'Godzilla: City on the Edge of Battle' Is the Most Depressing Godzilla Film

Bleakly pointless. 


Even the serious Godzilla movies — like the 1954 original parable about the horrors of the atomic bomb — are fun, in some way. It’s a thrill to watch a giant monster topple buildings and crush tanks. The second of three anime Godzilla movies, though, is extremely self-serious, depressing and fairly light on fun. Somehow Godzilla: City on the Edge of Battle is the biggest bummer in Godzilla’s filmography.

Part of the reason why the movie, which is now streaming on Netflix, is such downer is because it’s the middle entry in a trilogy, the follow-up to Godzilla: Planet of the Monsters. Middle chapters are usually the darkest ones (think Empire Strikes Back), but City on the Edge of Battle is especially bleak, doubling down on the sorrow and jargon of the first movie without giving audiences anything to connect with.

The film picks up where the first left off, with Captain Haruo Sakaki waking up after failing to kill Godzilla and reclaim Earth some 20,000 years after the kaiju first took over the planet. Well, Haruo and his team managed to kill a Godzilla, only for the original, 300-meter-tall Godzilla to obliterate most of his squad. However, Haruo and Co. get a second chance, thanks to the Mothra-worshiping descendants of humanity and the remains of Mechagodzilla. The robot kaiju doesn’t battle Godzilla in the traditional sense. Instead, the self-aware alien metal the ruined machine was made of has spent thousands of years building itself into a Godzilla fighting city, hence the title.

City on the Edge of Battle focuses on one of the two races of alien allies who swooped in without much explanation to help humanity in the first film’s prologue. The Bilusaludo, pragmatic tech-warriors, created Mechagodzilla, and they take the lead in using the city in a renewed attempt to defeat Godzilla. Getting to this point involves a lot of talking in which characters explicitly state what they want to do, yet somehow there’s still no sense of motivation behind them.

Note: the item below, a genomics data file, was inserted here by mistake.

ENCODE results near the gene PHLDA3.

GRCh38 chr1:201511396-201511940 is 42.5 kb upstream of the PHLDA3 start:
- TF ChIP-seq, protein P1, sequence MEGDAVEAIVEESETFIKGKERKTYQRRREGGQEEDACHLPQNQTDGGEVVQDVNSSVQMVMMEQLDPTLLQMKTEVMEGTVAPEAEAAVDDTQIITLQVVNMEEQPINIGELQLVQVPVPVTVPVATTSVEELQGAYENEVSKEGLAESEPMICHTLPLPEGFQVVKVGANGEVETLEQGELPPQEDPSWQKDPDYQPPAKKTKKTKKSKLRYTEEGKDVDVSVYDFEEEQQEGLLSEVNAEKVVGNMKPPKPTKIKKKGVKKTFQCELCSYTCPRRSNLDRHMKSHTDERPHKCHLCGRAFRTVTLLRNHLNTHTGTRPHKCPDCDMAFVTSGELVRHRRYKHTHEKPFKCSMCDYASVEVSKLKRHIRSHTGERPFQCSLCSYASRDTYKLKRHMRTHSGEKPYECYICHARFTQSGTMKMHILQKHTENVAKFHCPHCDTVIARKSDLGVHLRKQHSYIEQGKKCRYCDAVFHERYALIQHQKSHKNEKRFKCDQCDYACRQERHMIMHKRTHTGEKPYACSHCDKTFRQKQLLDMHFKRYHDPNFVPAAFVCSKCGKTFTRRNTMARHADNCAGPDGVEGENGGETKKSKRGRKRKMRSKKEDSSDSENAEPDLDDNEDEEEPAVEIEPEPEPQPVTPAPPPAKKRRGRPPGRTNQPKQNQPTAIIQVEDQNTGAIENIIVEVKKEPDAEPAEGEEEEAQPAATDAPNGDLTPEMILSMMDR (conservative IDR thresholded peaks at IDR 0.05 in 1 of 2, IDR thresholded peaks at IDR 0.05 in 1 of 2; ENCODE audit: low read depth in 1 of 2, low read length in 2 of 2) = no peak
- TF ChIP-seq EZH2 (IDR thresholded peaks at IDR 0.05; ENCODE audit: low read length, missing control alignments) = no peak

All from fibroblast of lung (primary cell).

When the Bilusaludo and Haruo disagree over the best course of action to defeat a seemingly unstoppable foe, their argument hinges over maintaining humanity. The Bilusaludo want to become one with the metal, giving up individuality in the service of extreme efficiency. It’s a creepy, interesting idea, but the movie introduces it so clumsily that it’s difficult to grapple with the basic mechanics of what it all means, let alone the ethical implications. Plus the human characters barely have any development, certainly not enough for audiences to care enough about them or worry about the implications of winning a battle at the expense of their individuality.

City on the Edge of Battle ends on an especially depressing note, not just because the mission to kill Godzilla results in another horrible failure (there’s a third movie in the series coming up, after all), but because it feels like it doesn’t matter. When these characters lose friends and faith, you’re not empathizing so much as just struggling to give a shit. Watching such overbearing sadness without being able to find any emotional purchase in it is a weirdly hollowing feeling.

At least Godzilla is cool. The big monster isn’t really in the first half of the movie at all, which is a shame because in his stead there are tons of boring technical conversations, grand proclamations, and feeble character development, but once he begins his attack on Mechagodzilla City, he’s awe-inspiring. As in Planet of the Monsters, this craggy, metallic Godzilla feels huge and deadly in a way that’s unique for the franchise. Some shots of the monster, enraged and engulfed in flames, are downright hellish.


He’s a terrifying villain, albeit not an especially complex one, which is why the striking imagery isn’t enough to save the movie. Two films in and Haruo’s struggle is beginning to feel pointless. So it’s natural, not nihilistic, to wonder what the point is.

Maybe, now that Godzilla killed even more of the cast, the next Godzilla anime will have to put more focus on the survivors, giving us somebody to root for when they face the King of the Monsters for a third and final time.

Godzilla: City on the Edge of Battle is available to stream on Netflix.

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